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Austria holds early vote after far-right corruption scandal

VIENNA (AP) — Austrians went to the polls Sunday to elect a new Parliament, four months after a corruption scandal brought down ex-Chancellor Sebastian Kurz's coalition government with the far-right Freedom Party.

Some 6.4 million Austrians aged 16 and up were eligible to vote, with pre-election polls forecasting that Kurz's People's Party would come first and likely return the 33-year-old to power. The Alpine country of 8.8 million has been run by a non-partisan interim administration since June, after the publication of a video showing long-time Freedom Party leader Heinz-Christian Strache appearing to offer favors to a purported Russian investor triggered the Kurz government's collapse.

If opinion polls are accurate, Kurz will have to choose whether his conservative People's Party will form a fresh coalition with a chastened Freedom Party or team up with the center-left Social Democrats. Both were running neck-and-neck ahead of the vote.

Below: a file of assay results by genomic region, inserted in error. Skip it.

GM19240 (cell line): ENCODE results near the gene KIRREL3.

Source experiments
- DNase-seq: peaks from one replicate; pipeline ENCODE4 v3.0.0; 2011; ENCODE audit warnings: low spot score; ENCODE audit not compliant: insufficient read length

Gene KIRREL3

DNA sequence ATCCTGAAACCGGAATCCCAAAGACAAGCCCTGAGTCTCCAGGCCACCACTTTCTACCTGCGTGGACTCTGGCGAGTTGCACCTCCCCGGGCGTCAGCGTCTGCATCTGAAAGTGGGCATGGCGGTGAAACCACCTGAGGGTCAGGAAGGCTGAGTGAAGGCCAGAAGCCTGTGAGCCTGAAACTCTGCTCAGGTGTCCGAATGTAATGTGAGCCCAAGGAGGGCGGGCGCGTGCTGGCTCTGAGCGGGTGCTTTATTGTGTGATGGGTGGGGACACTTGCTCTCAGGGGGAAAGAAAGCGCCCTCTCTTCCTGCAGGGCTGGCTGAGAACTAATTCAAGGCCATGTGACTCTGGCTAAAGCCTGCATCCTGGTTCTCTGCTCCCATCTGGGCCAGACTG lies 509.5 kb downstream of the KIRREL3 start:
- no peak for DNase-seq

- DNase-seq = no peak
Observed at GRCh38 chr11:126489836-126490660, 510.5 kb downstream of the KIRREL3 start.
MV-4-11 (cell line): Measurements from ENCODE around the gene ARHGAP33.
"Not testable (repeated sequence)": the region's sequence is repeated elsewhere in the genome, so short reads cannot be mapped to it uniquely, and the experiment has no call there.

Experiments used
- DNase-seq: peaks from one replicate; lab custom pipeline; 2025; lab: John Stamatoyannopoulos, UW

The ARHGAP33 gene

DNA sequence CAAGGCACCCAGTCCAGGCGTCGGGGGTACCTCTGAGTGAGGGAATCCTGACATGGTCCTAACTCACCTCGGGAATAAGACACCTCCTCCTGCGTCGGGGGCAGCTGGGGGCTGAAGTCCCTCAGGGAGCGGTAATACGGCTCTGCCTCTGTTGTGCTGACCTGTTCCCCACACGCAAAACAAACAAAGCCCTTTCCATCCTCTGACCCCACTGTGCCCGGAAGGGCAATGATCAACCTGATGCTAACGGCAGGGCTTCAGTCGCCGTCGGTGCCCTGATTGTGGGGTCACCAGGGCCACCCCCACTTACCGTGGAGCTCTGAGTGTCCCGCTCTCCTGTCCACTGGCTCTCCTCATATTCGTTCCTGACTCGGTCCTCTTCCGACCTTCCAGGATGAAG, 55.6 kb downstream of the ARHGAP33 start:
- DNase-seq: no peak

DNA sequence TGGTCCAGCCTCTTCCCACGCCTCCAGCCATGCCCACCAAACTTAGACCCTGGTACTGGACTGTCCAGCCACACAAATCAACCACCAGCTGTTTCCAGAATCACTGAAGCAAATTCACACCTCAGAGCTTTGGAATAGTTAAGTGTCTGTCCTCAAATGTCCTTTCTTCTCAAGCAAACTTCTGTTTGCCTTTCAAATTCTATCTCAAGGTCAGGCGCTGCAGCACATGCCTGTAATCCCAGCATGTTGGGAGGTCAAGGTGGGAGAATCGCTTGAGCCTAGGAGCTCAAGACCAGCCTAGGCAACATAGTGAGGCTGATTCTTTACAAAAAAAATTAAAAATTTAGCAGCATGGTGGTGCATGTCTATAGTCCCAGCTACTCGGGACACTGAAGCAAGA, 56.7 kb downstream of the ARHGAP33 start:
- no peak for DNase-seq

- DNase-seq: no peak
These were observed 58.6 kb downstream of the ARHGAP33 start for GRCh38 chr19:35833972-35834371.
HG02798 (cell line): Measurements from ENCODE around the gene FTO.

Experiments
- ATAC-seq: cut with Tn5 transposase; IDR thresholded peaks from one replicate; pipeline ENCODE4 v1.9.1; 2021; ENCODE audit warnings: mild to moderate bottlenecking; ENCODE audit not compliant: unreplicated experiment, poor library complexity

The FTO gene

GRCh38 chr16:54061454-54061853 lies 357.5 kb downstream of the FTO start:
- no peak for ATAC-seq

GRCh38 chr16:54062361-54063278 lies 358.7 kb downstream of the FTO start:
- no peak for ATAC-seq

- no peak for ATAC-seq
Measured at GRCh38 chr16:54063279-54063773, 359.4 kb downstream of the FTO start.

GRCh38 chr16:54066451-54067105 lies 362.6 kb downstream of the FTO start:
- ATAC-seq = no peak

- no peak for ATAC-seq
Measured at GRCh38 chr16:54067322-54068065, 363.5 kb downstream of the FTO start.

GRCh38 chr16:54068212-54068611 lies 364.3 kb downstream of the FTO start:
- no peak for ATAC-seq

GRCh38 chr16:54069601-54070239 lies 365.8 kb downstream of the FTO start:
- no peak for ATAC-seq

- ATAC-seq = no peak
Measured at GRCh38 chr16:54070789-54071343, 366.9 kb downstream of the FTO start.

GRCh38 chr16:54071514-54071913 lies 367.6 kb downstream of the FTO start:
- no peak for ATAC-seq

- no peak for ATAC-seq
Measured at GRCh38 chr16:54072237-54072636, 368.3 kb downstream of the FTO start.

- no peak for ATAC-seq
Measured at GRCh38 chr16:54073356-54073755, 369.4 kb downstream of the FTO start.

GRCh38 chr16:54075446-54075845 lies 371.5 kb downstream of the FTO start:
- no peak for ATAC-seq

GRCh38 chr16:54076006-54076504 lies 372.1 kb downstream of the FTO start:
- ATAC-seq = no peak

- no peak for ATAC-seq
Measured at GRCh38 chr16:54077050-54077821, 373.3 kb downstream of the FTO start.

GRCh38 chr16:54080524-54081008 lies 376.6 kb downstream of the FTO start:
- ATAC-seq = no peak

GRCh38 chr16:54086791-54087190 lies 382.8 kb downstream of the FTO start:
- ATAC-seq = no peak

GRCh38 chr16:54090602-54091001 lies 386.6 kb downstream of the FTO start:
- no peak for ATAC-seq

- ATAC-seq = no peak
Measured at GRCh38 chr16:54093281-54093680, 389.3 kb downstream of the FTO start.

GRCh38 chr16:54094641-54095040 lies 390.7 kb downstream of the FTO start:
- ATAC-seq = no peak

"To go back to the Freedom Party, in the current situation this would be very difficult," said Peter Hajek, a political analyst, but added that "the chemistry with the Social Democrats just doesn't work."

The Social Democrats, which have led many of post-World War II Austria's governing coalitions, have failed to capitalize on the government's collapse under leader Pamela Rendi-Wagner. Hajek said other options could see Kurz team up with the environmental Greens and the pro-business Neos, or with just the Greens. Kurz has made clear that he's prepared to consider every option to stay in power.

"Our most important election goal is to prevent a majority against us," Kurz said Sunday at a polling station in Vienna. The only realistic alternative to a Kurz-led government would be a three-way alliance between the Social Democrats, the environmental Greens and the pro-business Neos.

The Freedom Party's new leader, Norbert Hofer, has tried to rally supporters by stoking fears about immigration and Islam. In the final days of campaigning, he also took a swipe at climate activists who have staged mass demonstrations in cities worldwide, including Austria, demanding swifter action against climate change.

Kurz's People's Party won the 2017 election with 31.5% of the vote, with the Social Democrats taking 26.9% and the Freedom Party 26%. Exit polls will be released shortly after voting ends at 5 p.m. (1500 GMT).

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